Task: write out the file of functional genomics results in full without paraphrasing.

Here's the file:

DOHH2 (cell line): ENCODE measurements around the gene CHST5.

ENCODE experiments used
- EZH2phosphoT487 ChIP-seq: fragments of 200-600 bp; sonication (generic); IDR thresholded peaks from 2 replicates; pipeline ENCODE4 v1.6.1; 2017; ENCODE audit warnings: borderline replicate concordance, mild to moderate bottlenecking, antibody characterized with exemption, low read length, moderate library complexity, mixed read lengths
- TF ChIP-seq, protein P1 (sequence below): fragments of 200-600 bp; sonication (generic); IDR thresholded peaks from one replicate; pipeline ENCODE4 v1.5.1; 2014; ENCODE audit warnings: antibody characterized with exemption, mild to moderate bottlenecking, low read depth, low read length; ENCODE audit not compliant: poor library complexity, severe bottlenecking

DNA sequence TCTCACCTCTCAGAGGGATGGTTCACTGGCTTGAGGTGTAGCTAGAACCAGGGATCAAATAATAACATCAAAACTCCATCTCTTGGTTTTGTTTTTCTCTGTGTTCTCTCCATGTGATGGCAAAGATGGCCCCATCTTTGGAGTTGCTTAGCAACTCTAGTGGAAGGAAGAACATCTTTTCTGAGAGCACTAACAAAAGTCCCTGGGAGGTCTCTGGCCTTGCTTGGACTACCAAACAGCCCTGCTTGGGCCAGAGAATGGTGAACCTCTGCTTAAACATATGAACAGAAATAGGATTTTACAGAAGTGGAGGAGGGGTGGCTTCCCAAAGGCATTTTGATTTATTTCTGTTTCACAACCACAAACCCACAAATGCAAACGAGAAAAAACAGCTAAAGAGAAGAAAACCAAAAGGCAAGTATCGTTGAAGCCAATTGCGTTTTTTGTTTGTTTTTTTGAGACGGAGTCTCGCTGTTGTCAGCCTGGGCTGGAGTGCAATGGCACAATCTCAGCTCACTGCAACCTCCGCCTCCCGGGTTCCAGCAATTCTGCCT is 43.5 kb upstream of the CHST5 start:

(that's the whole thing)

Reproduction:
DOHH2 (cell line): ENCODE measurements around the gene CHST5.

ENCODE experiments used
- EZH2phosphoT487 ChIP-seq: fragments of 200-600 bp; sonication (generic); IDR thresholded peaks from 2 replicates; pipeline ENCODE4 v1.6.1; 2017; ENCODE audit warnings: borderline replicate concordance, mild to moderate bottlenecking, antibody characterized with exemption, low read length, moderate library complexity, mixed read lengths
- TF ChIP-seq, protein P1 (sequence below): fragments of 200-600 bp; sonication (generic); IDR thresholded peaks from one replicate; pipeline ENCODE4 v1.5.1; 2014; ENCODE audit warnings: antibody characterized with exemption, mild to moderate bottlenecking, low read depth, low read length; ENCODE audit not compliant: poor library complexity, severe bottlenecking

DNA sequence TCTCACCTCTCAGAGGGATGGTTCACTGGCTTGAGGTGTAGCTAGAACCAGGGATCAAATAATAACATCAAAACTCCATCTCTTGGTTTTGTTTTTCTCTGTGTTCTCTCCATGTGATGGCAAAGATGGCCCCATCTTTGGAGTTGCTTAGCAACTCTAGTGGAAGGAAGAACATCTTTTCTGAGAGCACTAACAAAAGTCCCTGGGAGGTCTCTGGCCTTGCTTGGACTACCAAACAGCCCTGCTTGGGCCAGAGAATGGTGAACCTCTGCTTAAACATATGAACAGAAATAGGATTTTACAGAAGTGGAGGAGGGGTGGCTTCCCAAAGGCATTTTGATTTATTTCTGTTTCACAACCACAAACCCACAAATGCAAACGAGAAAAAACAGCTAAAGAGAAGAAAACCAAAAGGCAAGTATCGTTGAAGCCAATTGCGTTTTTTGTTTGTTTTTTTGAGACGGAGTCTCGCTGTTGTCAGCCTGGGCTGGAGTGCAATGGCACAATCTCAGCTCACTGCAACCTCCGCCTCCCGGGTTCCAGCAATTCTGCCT is 43.5 kb upstream of the CHST5 start: